From Academic Kids

Graptolites (Graptolita) are colonial animals known chiefly from the Upper Cambrian through the Mississippian (Lower Carboniferous). They are possibly hemichordates. A possible graptolite, Chaunograptus, is known from the Middle Cambrian.

One surviving genus, Cephalodiscus, is known, with about 18 species. It was first discovered in 1882; prior to this, graptolites had been believed extinct.

Graptolites are common fossils and have a worldwide distribution. They are important index fossils for dating Palaeozoic rocks as they evolved rapidly with time and formed many different species. British geologists recognize some 36 graptolite zones in the rocks of the Cambrian, Ordovician and Silurian periods.

Missing image
Fossil graptolite Tetragraptus fruticosus from the Ordovician of Australia

Each graptolite colony is known as a rhabdosome and had a variable number of branches (called stipes) originating from an initial individual (called a sicula). Each subsequent sicula was housed within a tubular or cup-like structure (called thecae). The number of branches and the arrangement of the thecae are important features in the identification of graptolite fossils.

The biological affinities of the graptolites have always been debatable. Originally regarded as being related to the hydrozoans, graptolites are now considered to be related to the pterobranchs, a rare group of modern marine animals. The graptolites are classed as hemichordates (phylum Hemichordata), a primitive group which probably shares a common ancestry with the vertebrates.

Many graptolites appear to have been planktonic, drifting freely on the surface of ancient seas or attached to floating seaweed by means of a slender thread. Some forms of graptolite lived attached to the sea-floor by a root-like base. The fossils themselves are small, often resembling rice grains.

Grapolite fossils are often found in shales and slates where sea-bed fossils are rare, this type of rock having formed from sediment deposited in relatively deep water that had poor bottom circulation, was deficient in oxygen, and had no scavengers. The dead planktonic graptolites, having sunk to the sea-floor, would eventually become entombed in the sediment and are thus well preserved.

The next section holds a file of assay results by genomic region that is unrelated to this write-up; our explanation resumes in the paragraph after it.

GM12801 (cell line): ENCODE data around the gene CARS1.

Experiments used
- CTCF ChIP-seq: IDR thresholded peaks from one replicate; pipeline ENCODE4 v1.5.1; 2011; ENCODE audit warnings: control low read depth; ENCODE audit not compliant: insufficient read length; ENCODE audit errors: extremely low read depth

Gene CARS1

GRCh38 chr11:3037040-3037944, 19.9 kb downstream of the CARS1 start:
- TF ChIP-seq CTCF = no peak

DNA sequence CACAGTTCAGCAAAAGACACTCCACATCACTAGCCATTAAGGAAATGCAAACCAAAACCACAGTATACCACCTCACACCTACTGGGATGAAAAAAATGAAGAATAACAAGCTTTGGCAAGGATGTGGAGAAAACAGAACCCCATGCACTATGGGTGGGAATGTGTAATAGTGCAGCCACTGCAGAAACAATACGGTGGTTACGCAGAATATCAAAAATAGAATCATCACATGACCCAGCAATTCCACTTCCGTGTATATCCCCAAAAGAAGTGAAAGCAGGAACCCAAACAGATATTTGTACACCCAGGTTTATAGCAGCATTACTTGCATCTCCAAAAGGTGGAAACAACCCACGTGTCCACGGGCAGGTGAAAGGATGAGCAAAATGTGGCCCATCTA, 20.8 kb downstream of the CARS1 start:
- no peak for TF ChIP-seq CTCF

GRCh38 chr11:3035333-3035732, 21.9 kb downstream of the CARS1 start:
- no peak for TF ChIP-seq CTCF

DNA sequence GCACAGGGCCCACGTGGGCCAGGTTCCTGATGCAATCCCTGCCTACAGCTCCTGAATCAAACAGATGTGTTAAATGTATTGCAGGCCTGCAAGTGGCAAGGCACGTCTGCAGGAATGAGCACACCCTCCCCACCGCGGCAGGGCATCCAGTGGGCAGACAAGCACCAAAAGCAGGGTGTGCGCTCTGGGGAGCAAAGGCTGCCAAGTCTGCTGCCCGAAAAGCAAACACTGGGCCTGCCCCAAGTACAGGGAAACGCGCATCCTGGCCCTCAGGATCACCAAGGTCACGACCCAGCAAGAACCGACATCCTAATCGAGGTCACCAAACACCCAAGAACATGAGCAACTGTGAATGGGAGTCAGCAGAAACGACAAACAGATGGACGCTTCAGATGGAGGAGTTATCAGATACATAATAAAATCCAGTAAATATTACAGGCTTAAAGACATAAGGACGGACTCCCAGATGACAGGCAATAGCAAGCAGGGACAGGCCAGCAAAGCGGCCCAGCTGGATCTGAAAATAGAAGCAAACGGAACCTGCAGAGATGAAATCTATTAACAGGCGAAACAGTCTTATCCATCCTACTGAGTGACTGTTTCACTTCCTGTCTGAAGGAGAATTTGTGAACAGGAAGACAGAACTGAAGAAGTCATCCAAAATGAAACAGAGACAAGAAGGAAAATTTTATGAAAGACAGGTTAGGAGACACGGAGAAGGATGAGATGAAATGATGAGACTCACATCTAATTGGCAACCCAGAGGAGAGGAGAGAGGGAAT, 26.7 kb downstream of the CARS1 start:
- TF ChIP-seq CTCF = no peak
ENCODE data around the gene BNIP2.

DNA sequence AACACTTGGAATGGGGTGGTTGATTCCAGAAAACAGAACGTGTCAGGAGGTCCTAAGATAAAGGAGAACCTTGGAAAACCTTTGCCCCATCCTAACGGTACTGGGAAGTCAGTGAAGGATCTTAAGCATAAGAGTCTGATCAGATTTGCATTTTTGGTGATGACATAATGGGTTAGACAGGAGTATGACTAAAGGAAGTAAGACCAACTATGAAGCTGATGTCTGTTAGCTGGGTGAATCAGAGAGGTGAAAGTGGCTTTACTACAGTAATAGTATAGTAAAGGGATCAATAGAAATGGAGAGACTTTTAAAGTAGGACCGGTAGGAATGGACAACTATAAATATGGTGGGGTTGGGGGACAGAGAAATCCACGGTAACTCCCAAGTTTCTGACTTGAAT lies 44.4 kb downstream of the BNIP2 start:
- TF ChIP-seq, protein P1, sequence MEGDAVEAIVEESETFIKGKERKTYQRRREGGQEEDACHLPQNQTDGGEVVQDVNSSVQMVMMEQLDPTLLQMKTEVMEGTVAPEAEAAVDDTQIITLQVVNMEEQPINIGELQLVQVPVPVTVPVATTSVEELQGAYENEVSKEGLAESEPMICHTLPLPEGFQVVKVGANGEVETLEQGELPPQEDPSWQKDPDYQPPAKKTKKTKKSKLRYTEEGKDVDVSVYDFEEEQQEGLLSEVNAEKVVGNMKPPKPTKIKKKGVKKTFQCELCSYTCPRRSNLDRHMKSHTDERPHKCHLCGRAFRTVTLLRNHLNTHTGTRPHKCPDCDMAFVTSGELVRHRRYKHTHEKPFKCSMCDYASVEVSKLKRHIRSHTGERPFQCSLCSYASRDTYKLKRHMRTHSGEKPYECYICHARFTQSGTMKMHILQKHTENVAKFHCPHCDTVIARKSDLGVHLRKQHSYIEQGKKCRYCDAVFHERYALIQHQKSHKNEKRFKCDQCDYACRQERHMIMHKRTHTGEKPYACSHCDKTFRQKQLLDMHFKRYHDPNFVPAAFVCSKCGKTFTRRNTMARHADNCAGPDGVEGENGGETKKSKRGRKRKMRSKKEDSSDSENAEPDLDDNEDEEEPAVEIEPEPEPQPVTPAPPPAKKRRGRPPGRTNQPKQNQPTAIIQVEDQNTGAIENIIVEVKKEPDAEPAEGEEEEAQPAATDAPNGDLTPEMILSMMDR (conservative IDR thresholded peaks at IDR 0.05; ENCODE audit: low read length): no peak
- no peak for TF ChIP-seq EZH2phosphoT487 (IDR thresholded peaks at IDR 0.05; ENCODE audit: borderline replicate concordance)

Some well preserved graptolites are found in limestones and cherts, but generally these rocks were deposited in conditions which were favorable for bottom-dwelling life, including scavengers, and undoubtedly most graptolite remains were generally eaten by other animals.

Graptolite fossils are found flattened along the bedding plane of the rocks in which they occur. They vary in shape, but are most commonly dendritic or branching (such as Dictoyonema), saw-blade like, or "tuning fork" shaped (such as Didymograptus murchisoni). Their remains may be mistaken for fossil plants.

The dendritic or branching type are known as dendroid graptolites (dendroidea). They are more primitive and were generally rooted to the sea-floor. The graptolites which have few branches were derived from the dendroid graptolites at the beginning of the Ordovician period. This latter type (the graptoloidea) were planktonic and were successful and prolific until the early part of the Devonian period when they died out, to be survived by the more primitive dendroid graptolites.

Graptolites are normally preserved as a black or white carbonized film on the rocks surface, and sometimes may be difficult to see, but by slanting the specimen to the light they reveal themselves as a shiny marking. Pyritized graptolite fossils are also found.

The name graptolite comes from the Greek graptos, meaning "written", and lithos, meaning "rock", as many graptolite fossils resemble hieroglyphics written on the rock.

A well known locality for graptolite fossils in the United Kingdom is Abereiddy Bay, Dyfed, Wales where they occur in rocks from the Ordovician period.

External link ( - Cephalodiscus ( fr:Graptolite


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